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Gomes refutes story that he celebrated Wainwright's injury


Jonny Gomes of the Reds was on the phone. He wanted to clear his name, and once and for all make sure everyone understands he never celebrated Cardinals star Adam Wainwright's season-ending elbow injury. Nor did he ever sing about it.

"I'm a firm believer in karma,'' Gomes said.

Gomes is trying to undo the damage by one controversial Internet report that suggested he celebrated news of Wainwright's injury by singing "Wainwright is gone!'' in the Reds clubhouse. That report has since been rewritten and regretted by the writer, Hall of Fame journalist Hal McCoy of the Dayton Daily News, and although McCoy backtracked in a redone report to say maybe he misheard or misunderstood what Gomes was actually saying, the original report was still read and believed by many.

I don't believe the original report. I believe Gomes.

Gomes has been through a lot in his young life, not just professional problems but real family and health issues. He lost his best friend, Adam Westcott, in a traffic accident in which he was a passenger, and he has a tattoo with the initials "AW'' on his biceps, with the inscription, "Tough times go away, Tough people don't.'' Gomes isn't one to celebrate the misfortune of others.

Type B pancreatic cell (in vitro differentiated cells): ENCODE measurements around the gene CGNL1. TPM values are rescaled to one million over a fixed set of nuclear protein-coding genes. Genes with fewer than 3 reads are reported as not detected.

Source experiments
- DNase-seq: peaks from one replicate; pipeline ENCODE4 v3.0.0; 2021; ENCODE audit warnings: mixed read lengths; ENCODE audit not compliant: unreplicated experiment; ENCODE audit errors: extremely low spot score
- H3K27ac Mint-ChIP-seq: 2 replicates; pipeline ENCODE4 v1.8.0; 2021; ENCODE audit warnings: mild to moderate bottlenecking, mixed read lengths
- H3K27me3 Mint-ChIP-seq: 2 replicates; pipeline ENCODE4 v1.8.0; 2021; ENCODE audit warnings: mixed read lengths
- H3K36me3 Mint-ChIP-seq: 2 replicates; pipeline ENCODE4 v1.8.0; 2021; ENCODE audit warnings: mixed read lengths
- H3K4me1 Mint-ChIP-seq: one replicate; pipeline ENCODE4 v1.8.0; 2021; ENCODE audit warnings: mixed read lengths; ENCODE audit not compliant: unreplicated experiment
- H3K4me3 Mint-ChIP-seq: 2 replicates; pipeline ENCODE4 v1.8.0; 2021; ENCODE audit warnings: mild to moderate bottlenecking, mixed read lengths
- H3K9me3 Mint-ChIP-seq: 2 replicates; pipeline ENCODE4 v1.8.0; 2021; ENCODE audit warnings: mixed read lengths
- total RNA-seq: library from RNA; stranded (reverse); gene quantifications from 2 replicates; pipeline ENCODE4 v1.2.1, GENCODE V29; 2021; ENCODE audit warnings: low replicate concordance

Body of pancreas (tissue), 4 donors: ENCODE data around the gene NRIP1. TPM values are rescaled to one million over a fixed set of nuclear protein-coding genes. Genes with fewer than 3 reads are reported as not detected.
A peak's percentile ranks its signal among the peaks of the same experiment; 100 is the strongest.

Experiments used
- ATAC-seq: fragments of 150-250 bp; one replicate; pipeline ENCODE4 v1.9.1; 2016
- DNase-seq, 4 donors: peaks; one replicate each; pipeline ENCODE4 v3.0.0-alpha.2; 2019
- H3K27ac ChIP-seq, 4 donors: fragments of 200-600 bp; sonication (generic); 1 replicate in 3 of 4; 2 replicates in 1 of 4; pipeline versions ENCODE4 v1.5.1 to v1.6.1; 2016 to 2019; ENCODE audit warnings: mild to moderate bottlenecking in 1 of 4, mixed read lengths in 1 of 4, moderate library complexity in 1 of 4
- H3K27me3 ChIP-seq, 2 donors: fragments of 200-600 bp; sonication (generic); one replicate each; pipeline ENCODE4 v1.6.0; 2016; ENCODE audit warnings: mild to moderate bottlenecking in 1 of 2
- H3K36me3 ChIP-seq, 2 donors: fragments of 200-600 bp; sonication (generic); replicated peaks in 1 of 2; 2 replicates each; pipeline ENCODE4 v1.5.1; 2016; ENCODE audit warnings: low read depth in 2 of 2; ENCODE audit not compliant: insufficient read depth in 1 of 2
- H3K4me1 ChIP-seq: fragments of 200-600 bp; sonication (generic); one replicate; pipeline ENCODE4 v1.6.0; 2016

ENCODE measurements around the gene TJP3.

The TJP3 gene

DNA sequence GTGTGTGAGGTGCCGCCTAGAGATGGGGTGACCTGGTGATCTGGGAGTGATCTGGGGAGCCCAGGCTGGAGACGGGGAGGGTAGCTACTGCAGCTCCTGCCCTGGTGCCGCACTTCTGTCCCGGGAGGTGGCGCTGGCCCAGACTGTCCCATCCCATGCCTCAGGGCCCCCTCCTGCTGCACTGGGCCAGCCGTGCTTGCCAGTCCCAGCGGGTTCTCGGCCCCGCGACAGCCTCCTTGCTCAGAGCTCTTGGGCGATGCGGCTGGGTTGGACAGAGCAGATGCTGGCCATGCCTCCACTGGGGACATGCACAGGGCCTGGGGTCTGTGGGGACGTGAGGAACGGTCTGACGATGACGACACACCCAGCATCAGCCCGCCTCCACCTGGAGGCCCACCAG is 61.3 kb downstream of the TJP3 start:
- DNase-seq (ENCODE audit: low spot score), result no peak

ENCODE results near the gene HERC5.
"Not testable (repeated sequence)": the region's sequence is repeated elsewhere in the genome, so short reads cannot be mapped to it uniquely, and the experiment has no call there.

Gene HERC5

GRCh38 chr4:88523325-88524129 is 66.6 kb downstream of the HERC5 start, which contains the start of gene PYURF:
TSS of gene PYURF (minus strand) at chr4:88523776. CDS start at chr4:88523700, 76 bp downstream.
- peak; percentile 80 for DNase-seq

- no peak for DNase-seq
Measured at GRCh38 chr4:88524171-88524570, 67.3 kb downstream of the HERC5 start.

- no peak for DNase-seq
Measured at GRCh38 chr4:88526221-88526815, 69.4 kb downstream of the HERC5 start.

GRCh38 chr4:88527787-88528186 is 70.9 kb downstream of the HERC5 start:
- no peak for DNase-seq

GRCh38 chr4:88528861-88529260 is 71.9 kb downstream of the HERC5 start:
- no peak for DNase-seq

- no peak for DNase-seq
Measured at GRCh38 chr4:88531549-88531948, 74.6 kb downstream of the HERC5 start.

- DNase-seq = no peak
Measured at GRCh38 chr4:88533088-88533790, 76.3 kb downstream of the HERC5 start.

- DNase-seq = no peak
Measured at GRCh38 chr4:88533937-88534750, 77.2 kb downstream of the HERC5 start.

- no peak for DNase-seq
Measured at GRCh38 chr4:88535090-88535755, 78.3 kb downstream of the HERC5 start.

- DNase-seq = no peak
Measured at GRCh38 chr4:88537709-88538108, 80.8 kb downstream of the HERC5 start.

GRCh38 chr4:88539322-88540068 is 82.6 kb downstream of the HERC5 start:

Gomes also had a heart attack on Chistmas Eve, 2002. He was 22 years old. "Checked that off my list real early,'' he said on the phone. Gomes is beloved in baseball circles, and was a 2009 finalist for the Hutch Award, which goes to a courageous player in honor of former Reds manager Fred Hutchinson.

Gomes says he was simply asking people, "Is Wainwright gone?'' after hearing of the injury in an early phone call from ex-Reds pitcher Rob Dibble. That McCoy has quickly suggested he may have been mistaken bolsters Gomes' account, which is that he was singing a Karate Kid song from The Karate Kid with the lyrics, "You're the best around. Never ever going to let you down.''

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That doesn't sound much like "Wainwright is gone.'' But Gomes' past and character, and McCoy's quick about-face make Gomes' story very believable. The Cardinals and Reds have a rough rivalry going, but Gomes doesn't seem like the type to do something so rude. "We're all in this together,'' Gomes said by phone. "We need Wainwright. We need (Albert) Pujols. Baseball needs them.''

McCoy is 70 years old and while Gomes said he loves the well-respected writer, he noted that in a story about the birth of Gomes' son, Colt, several days ago McCoy referred to the newborn as "Colby Gomes.''

People make mistakes. Even writers.

McCoy apparently wrote his original dispatch from the airport before flying back to Dayton and didn't have the chance to confront Gomes before posting it. And while he has in effect taken it all back, damage was done, and I don't blame Gomes for getting the word out.

"Your reputation is just as big as your performance on the field,'' Gomes explained.

So he told his story to the Reds' beat writers and a handful of national writers. He said he wouldn't have been comfortable having a paid mouthpiece put out a statement "with big words,'' and instead sought to "take the bull by the horns,'' and make his correction and explanation directly to folks. That is refreshing.

While Cardinals manager Tony La Russa backed up Gomes, saying he knew Gomes and believed "he didn't mean anything by it,'' Gomes also took the time to get out word to Wainwright and Nick Punto, a Cardinals player he knows well who's going through a sports hernia injury himself.

Gomes said, "I've got to do what I can to patch this up.''